Publication date: 29 April 2014

Niels Pelka, Oliver Musshoff and Robert Finger

Maize production in China is exposed to pronounced yield risks, in particular weather risk, which is one of the most important and least controllable sources of risk in…

Abstract

Purpose

Maize production in China is exposed to pronounced yield risks, in particular weather risk, which is one of the most important and least controllable sources of risk in agriculture. The purpose of this paper is to analyze the extent to which weather index-based insurance can contribute to reducing the revenue risk in maize production caused by yield variations. An average farm producing maize is analyzed for each of eight Chinese provinces, six of which are part of the Northern Plains of China.

Design/methodology/approach

Data are based on the Statistical Yearbook of China and the Chinese Meteorological Administration. The used method of insurance pricing is burn analysis. Hedging effectiveness of precipitation index-based insurance is measured by the relative reduction of the standard deviation (SD) and the Value at Risk of maize revenues.

Findings

Results reveal that precipitation index-based insurance can cause a reduction of up to 15.2 percent of the SD and 38.7 percent of the Value at Risk with a 90 percent confidence level of maize revenues in the study area. However, there are big differences in the hedging efficiencies of precipitation index-based insurance measured at different weather stations in the various provinces. Therefore, it is recommended for insurance providers to analyze the hedging effectiveness of weather index-based insurance with regard to the geographical location of their reference weather station if they would like to offer weather index-based insurance products.

Research limitations/implications

The absence of individual, long-term yield data in the study area prevents the evaluation of risk on individual farms. Thus, the hedging effectiveness can only be analyzed on an aggregated level of yield data and can rather be modeled for an average farm of a particular province.

Originality/value

To the author's knowledge, this paper is the first that investigates the hedging effectiveness of precipitation index-based insurance designed for reducing revenue risk of maize production in eight Chinese provinces.

Details

China Agricultural Economic Review, vol. 6 no. 2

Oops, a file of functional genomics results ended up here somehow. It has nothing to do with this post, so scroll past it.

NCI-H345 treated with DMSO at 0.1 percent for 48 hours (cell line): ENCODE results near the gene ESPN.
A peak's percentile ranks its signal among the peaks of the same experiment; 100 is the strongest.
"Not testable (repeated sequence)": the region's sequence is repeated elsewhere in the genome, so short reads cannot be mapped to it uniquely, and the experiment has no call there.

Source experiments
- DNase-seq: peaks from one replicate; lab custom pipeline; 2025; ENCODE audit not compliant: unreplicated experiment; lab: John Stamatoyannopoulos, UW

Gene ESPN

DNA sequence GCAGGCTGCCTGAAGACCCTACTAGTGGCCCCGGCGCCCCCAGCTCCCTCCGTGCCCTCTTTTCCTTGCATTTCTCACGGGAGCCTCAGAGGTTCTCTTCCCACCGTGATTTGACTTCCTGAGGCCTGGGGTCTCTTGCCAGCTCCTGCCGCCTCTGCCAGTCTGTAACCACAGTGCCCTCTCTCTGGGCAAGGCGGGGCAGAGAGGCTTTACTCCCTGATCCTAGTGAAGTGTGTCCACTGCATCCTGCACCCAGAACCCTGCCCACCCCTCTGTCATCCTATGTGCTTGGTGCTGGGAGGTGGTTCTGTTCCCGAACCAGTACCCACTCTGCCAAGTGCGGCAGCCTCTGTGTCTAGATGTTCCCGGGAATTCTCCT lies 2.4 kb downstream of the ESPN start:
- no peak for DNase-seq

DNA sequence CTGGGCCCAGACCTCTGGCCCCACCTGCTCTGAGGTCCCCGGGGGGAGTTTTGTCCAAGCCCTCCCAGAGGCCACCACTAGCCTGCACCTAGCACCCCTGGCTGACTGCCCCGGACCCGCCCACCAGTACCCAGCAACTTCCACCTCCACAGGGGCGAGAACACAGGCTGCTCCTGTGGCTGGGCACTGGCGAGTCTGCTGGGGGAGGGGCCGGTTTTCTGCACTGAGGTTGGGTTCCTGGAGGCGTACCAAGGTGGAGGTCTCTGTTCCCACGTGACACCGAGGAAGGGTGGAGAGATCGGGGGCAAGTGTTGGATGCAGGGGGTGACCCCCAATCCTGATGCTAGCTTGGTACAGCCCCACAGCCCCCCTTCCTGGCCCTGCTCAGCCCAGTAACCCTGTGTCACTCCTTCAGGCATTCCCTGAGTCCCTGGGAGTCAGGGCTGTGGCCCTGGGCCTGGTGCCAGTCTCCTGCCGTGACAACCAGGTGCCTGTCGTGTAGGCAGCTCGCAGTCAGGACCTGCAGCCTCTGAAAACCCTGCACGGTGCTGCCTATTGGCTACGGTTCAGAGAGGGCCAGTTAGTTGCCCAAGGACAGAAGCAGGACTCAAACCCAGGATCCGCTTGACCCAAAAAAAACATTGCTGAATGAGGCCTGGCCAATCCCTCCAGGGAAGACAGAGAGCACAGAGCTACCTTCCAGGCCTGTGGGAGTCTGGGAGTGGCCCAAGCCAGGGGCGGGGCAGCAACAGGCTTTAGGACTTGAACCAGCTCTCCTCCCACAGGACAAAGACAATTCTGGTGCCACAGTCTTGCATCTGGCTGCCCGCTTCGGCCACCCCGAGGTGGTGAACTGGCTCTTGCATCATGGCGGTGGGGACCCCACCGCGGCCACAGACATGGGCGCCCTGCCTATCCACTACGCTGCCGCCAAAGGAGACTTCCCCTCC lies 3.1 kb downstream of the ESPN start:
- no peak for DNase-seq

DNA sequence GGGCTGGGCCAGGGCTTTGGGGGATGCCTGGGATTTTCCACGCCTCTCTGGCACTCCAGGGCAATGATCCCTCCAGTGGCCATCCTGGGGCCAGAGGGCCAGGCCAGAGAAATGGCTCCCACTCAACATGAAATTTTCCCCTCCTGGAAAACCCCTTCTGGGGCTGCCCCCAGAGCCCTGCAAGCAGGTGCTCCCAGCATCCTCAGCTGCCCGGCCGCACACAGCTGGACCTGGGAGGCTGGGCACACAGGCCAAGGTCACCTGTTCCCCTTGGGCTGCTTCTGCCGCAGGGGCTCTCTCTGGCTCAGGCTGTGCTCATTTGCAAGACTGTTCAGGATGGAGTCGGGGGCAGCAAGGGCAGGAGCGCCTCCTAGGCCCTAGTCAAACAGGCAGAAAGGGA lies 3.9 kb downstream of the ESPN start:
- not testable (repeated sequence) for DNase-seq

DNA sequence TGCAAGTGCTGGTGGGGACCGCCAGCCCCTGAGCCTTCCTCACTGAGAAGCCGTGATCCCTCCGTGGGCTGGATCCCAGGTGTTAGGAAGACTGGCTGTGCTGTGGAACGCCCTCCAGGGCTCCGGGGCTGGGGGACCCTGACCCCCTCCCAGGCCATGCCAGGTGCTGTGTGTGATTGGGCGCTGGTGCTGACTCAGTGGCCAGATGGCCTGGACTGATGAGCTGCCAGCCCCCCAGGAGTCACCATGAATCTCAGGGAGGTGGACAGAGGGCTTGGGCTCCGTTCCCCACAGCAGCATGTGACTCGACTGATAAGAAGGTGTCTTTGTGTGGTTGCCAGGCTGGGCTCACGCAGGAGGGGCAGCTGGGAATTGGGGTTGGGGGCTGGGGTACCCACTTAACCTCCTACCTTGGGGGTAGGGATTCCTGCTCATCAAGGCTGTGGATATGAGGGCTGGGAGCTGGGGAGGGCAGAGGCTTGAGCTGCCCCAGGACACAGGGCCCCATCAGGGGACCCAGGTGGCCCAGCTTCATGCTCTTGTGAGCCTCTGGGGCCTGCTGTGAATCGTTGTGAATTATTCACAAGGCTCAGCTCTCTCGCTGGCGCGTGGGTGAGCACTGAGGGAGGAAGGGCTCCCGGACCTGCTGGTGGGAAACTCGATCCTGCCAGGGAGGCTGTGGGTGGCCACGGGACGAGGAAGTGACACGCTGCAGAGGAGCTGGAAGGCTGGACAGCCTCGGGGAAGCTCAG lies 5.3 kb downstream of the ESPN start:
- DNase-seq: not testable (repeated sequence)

Type: Research Article
ISSN: 1756-137X

Keywords

Content available
Article
Publication date: 26 June 2019

Yingmei Tang, Yue Yang, Jihong Ge and Jian Chen

The purpose of this paper is to empirically investigate the impact of weather index insurance on agricultural technology adoption in rural China.

Abstract

Purpose

The purpose of this paper is to empirically investigate the impact of weather index insurance on agricultural technology adoption in rural China.

Design/methodology/approach

A field experiment was conducted with 344 rural households/farmers in Heilongjiang and Jiangsu Provinces, China. DID model was used to evaluate farmers’ technology adoption with and without index insurance.

Findings

The results show that weather index insurance has a significant effect on the technology adoption of rural households; there is a regional difference in this effect between Heilongjiang and Jiangsu. Weather index insurance promotes technology adoption of rural households in Heilongjiang, while has limited impact on those in Jiangsu. Weather, planting scale and risk preference are also important factors influencing the technology adoption of rural households.

Research limitations/implications

This research is subject to some limitations. First, the experimental parameters are designed according to the actual situation to simulate reality, but the willingness in the experiment does not mean it will be put into action in reality. Second, due to the diversity of China’s climate, geography and economic environment, rural households are heterogeneous in rural China. Whether the conclusion can be generalized beyond the study area is naturally questionable. A study with more diverse samples is needed to gain a fuller understanding of index insurance’s effects on farmers in China.

Originality/value

This research provides a rigorous empirical analysis on the impact of weather index insurance on farmers’ agricultural technology adoption through a carefully designed field experiment.

Details

China Agricultural Economic Review, vol. 11 no. 4
Type: Research Article
ISSN: 1756-137X

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Article
Publication date: 28 October 2014

Baojing Sun, Changhao Guo and G. Cornelis van Kooten

The paper analyzes the hedging efficiency of weather-indexed insurance for corn production in Northeast of China. The purpose of this paper is to identify the potential…

Abstract

Purpose

The paper analyzes the hedging efficiency of weather-indexed insurance for corn production in Northeast of China. The purpose of this paper is to identify the potential weather variables that impact corn yields and to analyze the efficiency of weather-indexed insurance under varying thresholds for payouts (strike values).

Design/methodology/approach

Statistical relationships between climate variables and crop yields are used to construct weather-indexed insurance that enable a farmer to hedge against adverse precipitation outcomes. Mean root square loss is used to compare the efficiency of various weather products.

Findings

Based on efficiency comparisons, it turns out that in some, but not all circumstances, cumulative rainfall (CR) insurance can be used to hedge weather risk. When CR explains one-third or more of the variation in corn yields, a hedge can offset the revenue loss caused by the corresponding weather risk; but when it explains much less of the yield variation, it is inefficient for hedgers to buy weather insurance. If CR explains variation in crop yields, it is increasingly efficient to employ CR-indexed insurance as strike values decline for put options or increase for call options.

Practical implications

The paper provides a method for calculating the premium for an insurance product that provides a payout if CR in a growing season is too low.

Originality/value

This research is important because it illustrates the potential benefits of using weather insurance as an agricultural risk management strategy in China.

Details

Agricultural Finance Review, vol. 74 no. 4
Type: Research Article
ISSN: 0002-1466

Keywords